The nonprofit organization Business Executives for National Security submits studies and suggestions to Congress for dealing with terrorist threats. Associate Zachary Selden says today's terrorists pose a greater threat because they strike without rhyme or reason.

"The World Trade center bombing, what were their demands? What were their goals?" Selden asks. "These guys in Africa--what was their goal other than to cause as much pain and damage to the United States as they possibly could? ... It's no longer politically motivated groups with discreet and individually tailored goals."


Related Links:
The US State Department Counterterrorism web site.

Secretary of Defense William Cohen's statement on counterterrism.


Chaos Rains

SINCE FRANNY WINSLOW was put in charge of San Jose's terrorist response plan in spring 1997, she's held monthly meetings with the head of every emergency department in San Jose. In one training exercise, Winslow and the members of her core group hypothesized how they would respond if a chemical were released at the San Jose Arena.

"If our first responders saw people coming out of the building with their eyes all tearing up and collapsing, then you know you've had a serious chemical release," says Dennis Guzman, chief of special operations for the San Jose Police Department.

The Arena and everyone in it would be considered contaminated. If people were allowed to flee the scene, they would potentially contaminate the city.

"You're going to have pandemonium," Guzman says. "People are going to want to get out of there because they're choking, but if you send the officers in there, then you're going to lose your first responders. We'd just seal off the area and let the fire department's haz-mat team respond."

Biological agents such as anthrax are potentially more deadly. If police pulled up at the Arena after a Sharks game and thousands of fans had been exposed to a biological agent, officers wouldn't have a clue. The fans would go home and later feel like they'd been hit with a bad case of the flu--runny nose, chills, fever and respiratory distress. After a few days, the symptoms would disappear--the second-to-last-stage known as the "anthrax eclipse."

"At this point your body's immune system is being defeated, and so you feel better," Winslow says. "Four or five days later, you begin to feel really sick. At this point, you are at the point of dying, and you are thought to be beyond treatment."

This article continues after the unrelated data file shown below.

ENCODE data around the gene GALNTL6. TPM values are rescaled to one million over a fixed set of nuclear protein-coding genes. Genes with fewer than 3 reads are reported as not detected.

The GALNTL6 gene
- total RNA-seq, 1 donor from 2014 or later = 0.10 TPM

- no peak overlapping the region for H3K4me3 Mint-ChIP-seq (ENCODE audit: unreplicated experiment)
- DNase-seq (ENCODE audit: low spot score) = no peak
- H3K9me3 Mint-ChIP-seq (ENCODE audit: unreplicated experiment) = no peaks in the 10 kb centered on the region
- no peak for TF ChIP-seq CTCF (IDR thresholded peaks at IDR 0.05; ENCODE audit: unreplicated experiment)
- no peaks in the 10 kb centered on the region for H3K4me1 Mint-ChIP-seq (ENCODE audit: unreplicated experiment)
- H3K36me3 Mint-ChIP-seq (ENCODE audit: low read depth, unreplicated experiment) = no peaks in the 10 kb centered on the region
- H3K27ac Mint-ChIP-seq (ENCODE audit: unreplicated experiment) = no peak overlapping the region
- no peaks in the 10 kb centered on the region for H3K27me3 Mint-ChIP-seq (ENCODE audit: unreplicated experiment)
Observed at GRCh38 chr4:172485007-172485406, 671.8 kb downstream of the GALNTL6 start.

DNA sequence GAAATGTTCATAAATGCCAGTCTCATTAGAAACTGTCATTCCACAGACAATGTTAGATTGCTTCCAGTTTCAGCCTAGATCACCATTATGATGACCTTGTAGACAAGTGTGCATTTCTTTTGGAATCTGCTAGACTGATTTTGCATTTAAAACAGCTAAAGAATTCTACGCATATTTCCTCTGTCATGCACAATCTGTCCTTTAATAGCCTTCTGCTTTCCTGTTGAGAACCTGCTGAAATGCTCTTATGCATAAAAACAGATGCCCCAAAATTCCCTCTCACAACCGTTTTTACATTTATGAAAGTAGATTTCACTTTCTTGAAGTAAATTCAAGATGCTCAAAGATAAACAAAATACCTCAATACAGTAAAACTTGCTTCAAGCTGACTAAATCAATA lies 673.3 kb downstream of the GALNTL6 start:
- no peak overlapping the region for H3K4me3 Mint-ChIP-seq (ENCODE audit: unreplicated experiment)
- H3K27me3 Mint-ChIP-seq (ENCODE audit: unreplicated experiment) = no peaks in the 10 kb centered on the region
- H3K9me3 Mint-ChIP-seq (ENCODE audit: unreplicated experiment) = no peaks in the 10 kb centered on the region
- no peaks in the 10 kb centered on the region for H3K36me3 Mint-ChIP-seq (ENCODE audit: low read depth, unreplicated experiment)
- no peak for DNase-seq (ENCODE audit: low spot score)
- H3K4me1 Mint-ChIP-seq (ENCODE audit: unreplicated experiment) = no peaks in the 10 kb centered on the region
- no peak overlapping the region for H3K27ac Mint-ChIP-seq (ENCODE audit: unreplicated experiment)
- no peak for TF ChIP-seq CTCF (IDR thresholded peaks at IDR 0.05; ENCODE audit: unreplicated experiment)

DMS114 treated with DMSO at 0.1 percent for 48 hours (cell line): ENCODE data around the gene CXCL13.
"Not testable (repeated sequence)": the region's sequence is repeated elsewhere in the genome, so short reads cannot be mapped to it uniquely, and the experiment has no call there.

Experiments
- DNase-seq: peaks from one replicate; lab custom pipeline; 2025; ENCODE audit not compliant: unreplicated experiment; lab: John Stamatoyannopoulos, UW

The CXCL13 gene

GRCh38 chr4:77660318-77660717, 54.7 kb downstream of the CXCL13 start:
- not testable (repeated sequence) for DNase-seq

Doctors across the valley, who will be trained to report high incidents of flu-like symptoms, would contact Winslow if they noticed a disturbing trend. If the biological agent were detected early enough, large doses of antibiotics could be administered to destroy the virus. If not, many individuals would die.

With nearly everything in place, Winslow is waiting to see how the city's police and fire staff will respond at the mock terrorist explosion that will assault City Hall in October.

San Jose is the sole city in the Santa Clara Valley stocked with equipment to respond to a biochemical outbreak. Cupertino, Sunnyvale, Santa Clara and other local cities have nothing. In the event of a chemical or biological outbreak, they would be on their own.

When members of the Army Chemical and Biological Defense Command flew to San Jose in January to train the terrorist-response task force, emergency leaders from surrounding cities did attend. However, because they are not participants in the Domestic Preparedness Program, surrounding cities were denied the resources, supplies and money to pull a solid plan together.

Would San Jose lend out its mobile tents and showers? City brass would have to decide if loaning out this expensive and limited equipment was in the best interest of the city and its residents.

"I can't tell what materials we would be willing to loan out. Ultimately the decision is made by the city manager in consultation with the police chief, fire captain and anyone else whose resources might be requested," Winslow says. "It's just like with a fire. The chief would have to consider, is San Jose about to catch on fire? If so, we might have to say, We can't help you."

However, help is available for other cities. Within four hours, the U.S. Army's Chemical Biological Rapid Response Team could be deployed. A hotline is also available for police, fire and haz-mat technicians, operated by the Chemical Biological Defense Command.

But in the immediate and chaotic aftermath of an attack, police officers and fire officials would be forced to rely on their own still-limited resources.

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From the August 20-26, 1998 issue of Metro.